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Sarkozy to sign arms deal to help Brazil build nuclear sub

Sunday, December 21st 2008 - 20:00 UTC
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President Nicolas Sarkozy President Nicolas Sarkozy

French President Nicolas Sarkozy is expected to sign an arms deal during his visit to Brazil that could help this country build Latin America's first nuclear-propelled submarine, according to the government's official news agency Agencia Brazil.

Sarkozy and a delegation of ministers are scheduled to arrive in Rio de Janeiro on Monday for a Brazil-European Union summit. He is currently president of the European Union's council and in January must hand over the post to the Czech Republic. Agencia Brasil said Sarkozy and Brazil's Lula da Silva would sign an agreement after the summit that includes the transfer of French technology for Brazil to build four conventional submarines, as well as the hull for "Brazil's first nuclear submarine". Brazil currently has five conventionally powered submarines. France promised earlier this year to help Brazil build the Scorpene attack submarine, a conventional diesel-powered vessel that Brazilian officials hope will help them develop Latin America's first nuclear-propelled submarine. They said it would protect Brazil's large offshore oil reserves and exploration platforms. In South America Chile already has two Scorpone submersibles. Brazil in 1979 began a formal program to develop a nuclear submarine and the administration of Lula da Silva last year announced 540 million USD in new funding for the program and for uranium enrichment efforts. Agencia Brasil said that another likely agreement calls for the construction of 50 EC 725 Cougar helicopters by Brazil's Helibras, which is controlled by Eurocopter, a branch of the French-German defence group EADS. Brazil's Foreign Ministry said the two presidents will also sign agreements on sustainable development and protection of the Amazon rain forest and in education, science and nuclear energy. The international financial crisis and climate change is expected to dominate the talks as the summit which begins Monday at Rio de Janeiro's famed Copacabana Palace Hotel European Commission President Jose Manuel Durao Barroso told the private Agencia Estado news agency that the leaders also should discuss ways to revive the Doha Round of world trade talks that collapsed in July after countries such as India and Brazil rebuffed an offer by the U.S. and Europe to gradually reduce farm subsidies in exchange for lower tariffs on food imports by developing countries. Barroso is also expected to give his support for Brazil's push for larger emerging economies to have a greater say in building the world's future financial architecture, according to a commission spokesman. Another issue in the EU-Brazil agenda is bio-fuel of which Brazil is the world's second producer, behind the US, particularly in light of Europe's drive to increase the proportion of its vehicles powered by ethanol. On a more political level Brazil's goal of joining the UN Security Council as a permanent member is expected to be addressed. Brazil counts with the support from Britain, France and Germany, but also has to contend with opposition from Italy and Spain.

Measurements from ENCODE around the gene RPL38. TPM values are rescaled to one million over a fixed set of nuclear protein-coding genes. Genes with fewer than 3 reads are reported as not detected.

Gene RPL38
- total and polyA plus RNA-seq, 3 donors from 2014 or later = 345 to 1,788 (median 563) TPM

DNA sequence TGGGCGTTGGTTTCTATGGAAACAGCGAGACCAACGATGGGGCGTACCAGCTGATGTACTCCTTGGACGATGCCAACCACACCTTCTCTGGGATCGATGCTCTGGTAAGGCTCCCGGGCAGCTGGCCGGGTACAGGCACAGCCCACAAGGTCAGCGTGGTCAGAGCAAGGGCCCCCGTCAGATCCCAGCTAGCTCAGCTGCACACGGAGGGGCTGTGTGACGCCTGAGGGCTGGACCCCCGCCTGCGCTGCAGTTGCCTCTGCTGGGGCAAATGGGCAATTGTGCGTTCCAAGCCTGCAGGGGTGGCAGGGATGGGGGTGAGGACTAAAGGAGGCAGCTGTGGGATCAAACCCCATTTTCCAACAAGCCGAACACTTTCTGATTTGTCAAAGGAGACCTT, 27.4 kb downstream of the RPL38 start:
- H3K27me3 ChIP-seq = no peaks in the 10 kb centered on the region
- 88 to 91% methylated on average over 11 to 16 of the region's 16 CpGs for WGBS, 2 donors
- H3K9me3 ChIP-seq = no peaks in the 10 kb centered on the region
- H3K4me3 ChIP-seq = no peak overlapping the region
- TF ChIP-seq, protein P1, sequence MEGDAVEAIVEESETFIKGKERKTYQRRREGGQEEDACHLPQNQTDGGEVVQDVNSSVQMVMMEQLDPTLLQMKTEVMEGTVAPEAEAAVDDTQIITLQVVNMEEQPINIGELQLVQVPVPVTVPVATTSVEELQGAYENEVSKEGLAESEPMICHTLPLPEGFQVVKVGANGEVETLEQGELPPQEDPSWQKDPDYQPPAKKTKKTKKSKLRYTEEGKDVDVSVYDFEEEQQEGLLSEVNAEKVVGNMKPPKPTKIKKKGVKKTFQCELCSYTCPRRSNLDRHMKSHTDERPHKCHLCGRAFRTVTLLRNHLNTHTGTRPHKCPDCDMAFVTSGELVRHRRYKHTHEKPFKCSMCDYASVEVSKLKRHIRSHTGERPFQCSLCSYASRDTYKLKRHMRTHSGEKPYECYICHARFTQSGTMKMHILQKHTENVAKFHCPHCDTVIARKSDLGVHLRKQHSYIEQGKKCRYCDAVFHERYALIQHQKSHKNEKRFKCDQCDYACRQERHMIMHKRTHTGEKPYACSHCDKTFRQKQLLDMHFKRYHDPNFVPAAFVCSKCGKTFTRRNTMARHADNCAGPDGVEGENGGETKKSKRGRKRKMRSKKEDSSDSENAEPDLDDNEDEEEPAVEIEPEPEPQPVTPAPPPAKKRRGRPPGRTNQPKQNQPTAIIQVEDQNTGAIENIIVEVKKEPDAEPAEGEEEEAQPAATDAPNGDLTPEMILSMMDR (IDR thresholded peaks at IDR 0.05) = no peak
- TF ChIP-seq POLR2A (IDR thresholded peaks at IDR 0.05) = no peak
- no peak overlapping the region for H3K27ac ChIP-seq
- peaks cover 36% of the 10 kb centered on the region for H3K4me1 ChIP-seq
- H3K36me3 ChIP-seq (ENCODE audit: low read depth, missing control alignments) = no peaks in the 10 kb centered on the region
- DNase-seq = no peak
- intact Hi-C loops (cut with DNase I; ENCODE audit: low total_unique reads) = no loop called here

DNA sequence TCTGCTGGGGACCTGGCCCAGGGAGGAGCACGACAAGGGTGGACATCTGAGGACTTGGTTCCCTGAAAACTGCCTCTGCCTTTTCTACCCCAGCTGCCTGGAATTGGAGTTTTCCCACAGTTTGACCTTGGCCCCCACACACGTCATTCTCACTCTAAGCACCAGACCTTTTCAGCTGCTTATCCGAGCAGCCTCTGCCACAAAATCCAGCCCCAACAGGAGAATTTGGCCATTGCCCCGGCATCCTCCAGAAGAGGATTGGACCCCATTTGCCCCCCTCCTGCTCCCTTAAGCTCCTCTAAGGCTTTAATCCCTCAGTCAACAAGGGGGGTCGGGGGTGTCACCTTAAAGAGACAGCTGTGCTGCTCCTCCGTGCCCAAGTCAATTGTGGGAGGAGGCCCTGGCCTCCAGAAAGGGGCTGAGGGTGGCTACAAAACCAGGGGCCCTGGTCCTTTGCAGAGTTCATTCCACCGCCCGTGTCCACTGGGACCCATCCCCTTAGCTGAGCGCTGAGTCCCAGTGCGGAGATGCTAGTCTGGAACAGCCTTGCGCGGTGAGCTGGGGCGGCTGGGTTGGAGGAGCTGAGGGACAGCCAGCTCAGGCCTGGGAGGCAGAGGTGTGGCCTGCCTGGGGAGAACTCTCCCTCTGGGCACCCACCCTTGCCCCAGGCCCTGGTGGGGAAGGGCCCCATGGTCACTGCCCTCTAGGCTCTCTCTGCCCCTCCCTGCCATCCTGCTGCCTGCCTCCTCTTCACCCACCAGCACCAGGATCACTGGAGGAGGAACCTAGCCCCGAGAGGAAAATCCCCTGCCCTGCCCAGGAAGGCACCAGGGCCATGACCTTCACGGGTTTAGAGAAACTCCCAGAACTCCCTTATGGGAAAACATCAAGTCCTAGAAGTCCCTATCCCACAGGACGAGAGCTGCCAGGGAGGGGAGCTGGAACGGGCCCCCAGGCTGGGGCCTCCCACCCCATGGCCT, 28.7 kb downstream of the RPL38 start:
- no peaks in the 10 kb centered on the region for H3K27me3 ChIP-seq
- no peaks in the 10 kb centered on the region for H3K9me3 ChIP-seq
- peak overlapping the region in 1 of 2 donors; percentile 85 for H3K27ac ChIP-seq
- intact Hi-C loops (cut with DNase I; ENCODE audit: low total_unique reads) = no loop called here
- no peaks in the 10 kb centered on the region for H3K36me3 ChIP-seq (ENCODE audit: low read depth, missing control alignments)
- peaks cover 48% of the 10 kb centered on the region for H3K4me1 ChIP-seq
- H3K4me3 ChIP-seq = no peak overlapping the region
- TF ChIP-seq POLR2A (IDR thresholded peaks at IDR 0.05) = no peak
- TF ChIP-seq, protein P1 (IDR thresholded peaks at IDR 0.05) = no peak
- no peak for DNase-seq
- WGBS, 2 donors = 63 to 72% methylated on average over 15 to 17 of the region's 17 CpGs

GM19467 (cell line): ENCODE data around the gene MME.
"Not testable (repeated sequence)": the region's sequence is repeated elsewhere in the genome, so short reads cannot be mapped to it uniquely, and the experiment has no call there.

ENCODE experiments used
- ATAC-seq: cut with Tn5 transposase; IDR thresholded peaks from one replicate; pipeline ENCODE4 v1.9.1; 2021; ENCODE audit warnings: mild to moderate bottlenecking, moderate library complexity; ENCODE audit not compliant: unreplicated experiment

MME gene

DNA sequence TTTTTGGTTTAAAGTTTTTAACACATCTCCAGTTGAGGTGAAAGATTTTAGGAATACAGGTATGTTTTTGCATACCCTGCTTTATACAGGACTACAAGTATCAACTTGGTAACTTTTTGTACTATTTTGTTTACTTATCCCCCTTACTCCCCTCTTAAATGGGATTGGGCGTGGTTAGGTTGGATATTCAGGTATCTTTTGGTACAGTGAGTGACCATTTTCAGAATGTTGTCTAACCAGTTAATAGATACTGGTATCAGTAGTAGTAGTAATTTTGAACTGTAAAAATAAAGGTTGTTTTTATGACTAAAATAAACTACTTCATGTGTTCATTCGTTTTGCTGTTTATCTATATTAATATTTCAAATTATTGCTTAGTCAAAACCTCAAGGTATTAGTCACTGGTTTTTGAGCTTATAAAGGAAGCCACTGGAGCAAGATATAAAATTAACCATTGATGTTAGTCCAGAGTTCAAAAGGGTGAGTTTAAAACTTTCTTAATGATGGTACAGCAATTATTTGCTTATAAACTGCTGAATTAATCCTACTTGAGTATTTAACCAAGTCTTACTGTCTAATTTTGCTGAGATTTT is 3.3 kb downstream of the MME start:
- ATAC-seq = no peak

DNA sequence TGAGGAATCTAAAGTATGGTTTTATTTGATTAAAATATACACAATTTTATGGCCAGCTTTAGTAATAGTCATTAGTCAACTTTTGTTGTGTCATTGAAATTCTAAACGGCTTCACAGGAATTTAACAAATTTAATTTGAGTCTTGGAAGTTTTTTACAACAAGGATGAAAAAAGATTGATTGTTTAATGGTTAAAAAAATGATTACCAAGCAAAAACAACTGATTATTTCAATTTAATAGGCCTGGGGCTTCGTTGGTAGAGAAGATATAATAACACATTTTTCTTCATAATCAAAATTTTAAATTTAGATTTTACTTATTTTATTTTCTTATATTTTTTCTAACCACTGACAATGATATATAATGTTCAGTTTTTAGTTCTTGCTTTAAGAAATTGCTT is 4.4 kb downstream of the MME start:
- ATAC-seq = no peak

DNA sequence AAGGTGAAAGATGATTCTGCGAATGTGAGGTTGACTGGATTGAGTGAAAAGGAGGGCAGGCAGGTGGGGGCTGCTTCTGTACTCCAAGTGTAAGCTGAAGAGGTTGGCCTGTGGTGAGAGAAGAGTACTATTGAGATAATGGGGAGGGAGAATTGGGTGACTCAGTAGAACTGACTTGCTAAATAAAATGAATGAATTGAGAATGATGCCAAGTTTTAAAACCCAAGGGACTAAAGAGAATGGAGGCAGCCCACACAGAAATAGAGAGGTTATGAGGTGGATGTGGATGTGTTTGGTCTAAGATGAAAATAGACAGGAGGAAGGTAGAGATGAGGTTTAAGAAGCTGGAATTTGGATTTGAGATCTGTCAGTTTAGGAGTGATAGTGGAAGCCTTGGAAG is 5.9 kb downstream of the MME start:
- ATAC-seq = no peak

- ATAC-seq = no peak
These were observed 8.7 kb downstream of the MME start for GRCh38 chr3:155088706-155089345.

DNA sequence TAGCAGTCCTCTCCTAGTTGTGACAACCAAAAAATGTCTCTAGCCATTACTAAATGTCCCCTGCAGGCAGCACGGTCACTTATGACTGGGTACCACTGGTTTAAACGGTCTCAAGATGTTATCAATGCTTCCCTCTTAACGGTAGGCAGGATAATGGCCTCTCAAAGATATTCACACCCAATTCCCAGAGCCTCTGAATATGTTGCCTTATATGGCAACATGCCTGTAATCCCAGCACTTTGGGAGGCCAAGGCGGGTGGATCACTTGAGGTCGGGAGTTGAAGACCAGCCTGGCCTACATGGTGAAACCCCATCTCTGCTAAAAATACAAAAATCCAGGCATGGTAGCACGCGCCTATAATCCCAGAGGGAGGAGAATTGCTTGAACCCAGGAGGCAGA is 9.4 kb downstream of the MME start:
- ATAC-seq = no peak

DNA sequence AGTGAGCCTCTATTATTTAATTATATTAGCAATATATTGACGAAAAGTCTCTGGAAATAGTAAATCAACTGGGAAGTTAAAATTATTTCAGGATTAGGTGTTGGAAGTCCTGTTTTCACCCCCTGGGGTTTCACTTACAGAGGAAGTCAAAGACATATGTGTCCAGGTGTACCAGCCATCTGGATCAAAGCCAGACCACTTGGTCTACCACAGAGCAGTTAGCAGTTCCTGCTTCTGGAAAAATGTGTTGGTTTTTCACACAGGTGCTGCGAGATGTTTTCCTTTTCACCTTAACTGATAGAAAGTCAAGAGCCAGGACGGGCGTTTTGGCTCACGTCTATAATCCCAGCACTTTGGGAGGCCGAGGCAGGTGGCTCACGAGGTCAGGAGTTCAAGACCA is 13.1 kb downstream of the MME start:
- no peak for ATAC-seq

Categories: Politics, Mercosur.

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